Trump on Clinton and the FBI: sorting out the facts
Two days before the election, Hillary Clinton’s roller-coaster ride with the FBI seemed to roll to a stop in the same place it began.
Right at the end of October, FBI director James Comey had rocked her campaign, telling Congress about thousands of newly discovered State Department-related emails on the laptop of Anthony Weiner, the estranged husband of top Clinton aide Huma Abedin.
Ten days later, the agency announced that it had found nothing to change the conclusions it reached in July about Clinton’s use of a private email server. Back then, Comey called the practice "careless" but not worthy of prosecution.
Republican nominee Donald Trump reacted to the news by telling a crowd in Minnesota that Clinton was "being protected by a rigged system."
Just days before, Trump had been hammering the Clinton campaign over allegations that there was a separate FBI investigation, this one focused on the Clinton Foundation.
Fox News reported that on Nov. 2, 2016, and Trump quickly made it the centerpiece of his closing arguments.
He told a crowd Nov. 3 in Jacksonville, Fla. that "the FBI is investigating how Hillary Clinton put the office of secretary of state up for sale in violation of federal law."
Trump went on to say, "the investigation is described as a ‘high priority.’ It’s far-reaching and has been going on for more than one year. It was reported that an avalanche of information is coming in. The FBI agents say that their investigation is likely to yield an indictment."
Trump also said that "it is believed that no less than five foreign intelligence agencies successfully hacked into Clinton’s illegal insecure server."
We’re not in a position to fact-check Trump’s statements because too many details lie cloaked behind the walls of the FBI.
Everything Trump said comes from Fox News reporting, and everything in that coverage came from anonymous sources. Since Trump spoke, Fox News has stepped back from two key points. For his part, Trump has stopped mentioning this story, although he still says without specifics that Clinton "sold her office to the highest bidder."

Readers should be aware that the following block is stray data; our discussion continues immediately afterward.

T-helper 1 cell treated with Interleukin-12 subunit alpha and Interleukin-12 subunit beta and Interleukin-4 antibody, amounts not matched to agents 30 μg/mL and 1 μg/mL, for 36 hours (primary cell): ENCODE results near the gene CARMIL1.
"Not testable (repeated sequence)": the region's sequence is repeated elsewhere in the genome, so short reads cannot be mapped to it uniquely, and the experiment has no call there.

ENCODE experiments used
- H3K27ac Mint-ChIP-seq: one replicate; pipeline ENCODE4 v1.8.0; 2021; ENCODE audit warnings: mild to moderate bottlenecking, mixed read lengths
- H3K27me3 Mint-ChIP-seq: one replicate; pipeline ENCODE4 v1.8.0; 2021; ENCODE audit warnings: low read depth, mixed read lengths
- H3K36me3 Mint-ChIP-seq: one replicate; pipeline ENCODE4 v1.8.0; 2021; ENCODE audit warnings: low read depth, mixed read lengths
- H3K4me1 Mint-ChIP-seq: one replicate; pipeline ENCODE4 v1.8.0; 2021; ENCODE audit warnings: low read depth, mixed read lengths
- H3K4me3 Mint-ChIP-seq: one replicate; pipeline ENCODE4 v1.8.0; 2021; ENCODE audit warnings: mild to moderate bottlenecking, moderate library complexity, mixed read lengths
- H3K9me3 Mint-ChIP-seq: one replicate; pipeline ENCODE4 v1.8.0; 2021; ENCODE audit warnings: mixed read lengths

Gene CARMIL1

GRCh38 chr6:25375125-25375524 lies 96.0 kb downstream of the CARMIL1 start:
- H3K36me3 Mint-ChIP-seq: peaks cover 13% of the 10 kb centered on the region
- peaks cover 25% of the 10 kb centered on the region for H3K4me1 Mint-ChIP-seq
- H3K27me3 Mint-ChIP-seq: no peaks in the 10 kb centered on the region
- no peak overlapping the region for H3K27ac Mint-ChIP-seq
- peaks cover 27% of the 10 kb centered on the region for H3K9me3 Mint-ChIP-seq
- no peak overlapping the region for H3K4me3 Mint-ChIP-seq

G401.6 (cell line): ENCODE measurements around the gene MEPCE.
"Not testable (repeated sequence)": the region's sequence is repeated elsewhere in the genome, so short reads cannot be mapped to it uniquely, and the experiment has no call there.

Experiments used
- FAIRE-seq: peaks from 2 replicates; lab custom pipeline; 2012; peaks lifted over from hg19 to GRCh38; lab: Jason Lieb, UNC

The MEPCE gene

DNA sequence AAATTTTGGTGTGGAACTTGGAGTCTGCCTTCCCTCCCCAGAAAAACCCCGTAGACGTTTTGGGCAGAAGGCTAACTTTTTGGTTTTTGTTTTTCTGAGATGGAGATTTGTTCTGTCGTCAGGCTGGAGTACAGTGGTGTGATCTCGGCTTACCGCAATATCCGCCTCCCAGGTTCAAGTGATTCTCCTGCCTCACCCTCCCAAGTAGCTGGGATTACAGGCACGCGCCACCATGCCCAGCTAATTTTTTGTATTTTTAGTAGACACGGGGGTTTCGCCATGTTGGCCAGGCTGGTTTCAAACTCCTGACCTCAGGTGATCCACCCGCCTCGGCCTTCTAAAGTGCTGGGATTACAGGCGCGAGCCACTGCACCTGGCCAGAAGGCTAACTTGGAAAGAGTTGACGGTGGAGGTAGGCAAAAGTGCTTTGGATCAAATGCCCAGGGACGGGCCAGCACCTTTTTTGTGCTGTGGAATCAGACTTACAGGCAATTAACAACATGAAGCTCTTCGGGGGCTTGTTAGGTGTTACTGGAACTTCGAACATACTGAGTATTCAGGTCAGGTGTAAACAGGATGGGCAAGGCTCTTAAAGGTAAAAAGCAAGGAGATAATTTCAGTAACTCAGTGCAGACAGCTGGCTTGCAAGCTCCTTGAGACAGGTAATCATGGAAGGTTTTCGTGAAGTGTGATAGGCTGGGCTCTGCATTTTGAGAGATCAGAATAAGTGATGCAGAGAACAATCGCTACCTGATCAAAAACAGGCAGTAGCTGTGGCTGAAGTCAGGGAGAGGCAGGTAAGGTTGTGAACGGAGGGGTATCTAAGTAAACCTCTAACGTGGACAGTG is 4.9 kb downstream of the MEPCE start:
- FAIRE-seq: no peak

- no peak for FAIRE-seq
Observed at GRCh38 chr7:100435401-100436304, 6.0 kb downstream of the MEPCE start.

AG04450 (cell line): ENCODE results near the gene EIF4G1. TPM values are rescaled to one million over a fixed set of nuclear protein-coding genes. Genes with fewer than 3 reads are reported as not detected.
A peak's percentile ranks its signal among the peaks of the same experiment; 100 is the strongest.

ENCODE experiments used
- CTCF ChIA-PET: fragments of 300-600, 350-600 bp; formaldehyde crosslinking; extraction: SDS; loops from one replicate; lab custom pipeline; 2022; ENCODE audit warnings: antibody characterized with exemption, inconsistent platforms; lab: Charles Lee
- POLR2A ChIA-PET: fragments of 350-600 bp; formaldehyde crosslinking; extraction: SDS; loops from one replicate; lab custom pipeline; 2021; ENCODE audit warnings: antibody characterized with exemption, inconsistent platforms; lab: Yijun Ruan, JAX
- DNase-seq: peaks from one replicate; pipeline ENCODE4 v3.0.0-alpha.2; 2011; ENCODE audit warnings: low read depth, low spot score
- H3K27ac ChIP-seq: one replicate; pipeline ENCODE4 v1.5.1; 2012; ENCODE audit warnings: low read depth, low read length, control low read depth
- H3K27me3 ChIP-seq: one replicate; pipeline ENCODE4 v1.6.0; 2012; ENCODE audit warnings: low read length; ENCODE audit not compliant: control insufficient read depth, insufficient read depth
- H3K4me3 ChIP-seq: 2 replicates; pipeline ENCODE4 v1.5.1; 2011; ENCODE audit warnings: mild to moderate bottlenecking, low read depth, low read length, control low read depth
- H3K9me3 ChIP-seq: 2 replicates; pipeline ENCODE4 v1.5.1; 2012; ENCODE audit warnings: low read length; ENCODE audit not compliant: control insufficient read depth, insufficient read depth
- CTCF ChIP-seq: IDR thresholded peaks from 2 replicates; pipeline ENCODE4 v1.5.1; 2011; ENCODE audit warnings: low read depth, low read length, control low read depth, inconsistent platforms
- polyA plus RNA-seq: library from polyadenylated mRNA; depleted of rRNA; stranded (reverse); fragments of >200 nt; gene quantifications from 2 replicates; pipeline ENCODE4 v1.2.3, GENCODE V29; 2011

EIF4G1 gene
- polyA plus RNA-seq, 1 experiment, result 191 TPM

Right after Fox News host Bret Baier unveiled his report on Nov. 2, 2016, he was interviewed by fellow Fox News host Brit Hume. Baier said that his sources felt the investigation was moving forward.
"Barring some obstruction in some way, they believe they will continue to likely an indictment," Baier said.
But the next day, Baier corrected himself on air. He said, it was inartful "for me to phrase it like I did." The day after that, Baier walked the indictment claim back even further with an apology.
"That just wasn't inartful, it was a mistake, and for that I'm sorry," Baier told Fox News host Jon Scott on Nov. 4. "No one knows if there would or would not be an indictment no matter how strong investigators feel their evidence is."
By the time Baier spoke, several other news organizations, including NBC News, ABC News, CNN and the New York Times had reported that their sources said no indictment was imminent, and that no focused investigation was underway at all.
The New York Times cited its sources as saying the inquiry is on hold and no "avalanche" of new material is pouring in.
"The investigation remains open but essentially dormant," the Times wrote, "Officials have told agents they can revisit the case after the election."
In that same conversation with Scott, Baier also corrected his claim that FBI agents said five foreign intelligence agencies had hacked into Clinton’s email server.
"I was quoting from one source about his certainty that the server had been hacked by five foreign intelligence agencies," Baier said. "And while others believe that is probable because of the confirmed hacking of email accounts Secretary Clinton communicated with, as of today there are still no digital fingerprints of a breach no matter what the working assumption is within the bureau."
Trump said Clinton faced two open investigations.
According to the Fox News reporting, FBI agents are "actively and aggressively pursuing" a case against the Clinton Foundation and possible favors given by the State Department to foundation donors.
Does that mean there’s an open investigation?
Possibly, according to Duke law professor Sam Buell. But it doesn’t take much to qualify.
An agent can poke into something at any time, Buell told us. It doesn’t mean the higher ups have taken a formal step to launch an investigation.
"‘Open investigation’ in common law enforcement parlance means nothing more than ‘not closed’ or ‘not nonexistent,’" Buell said.
Trump campaign response
Trump campaign manager Kellyanne Conway was asked Nov. 3, 2016, on MSNBC if Trump would correct his claim about a pending indictment.
"Well, the damage is done to Hillary Clinton," Conway said. "No matter how it's being termed, the voters are hearing it for what it is, a culture of corruption."
On CNN Nov. 6, Anderson Cooper pressed Conway on whether the Trump campaign would take down an ad saying Clinton was under a criminal investigation.
"Maybe we’ll remove that section," Conway said. "We’ll think about it."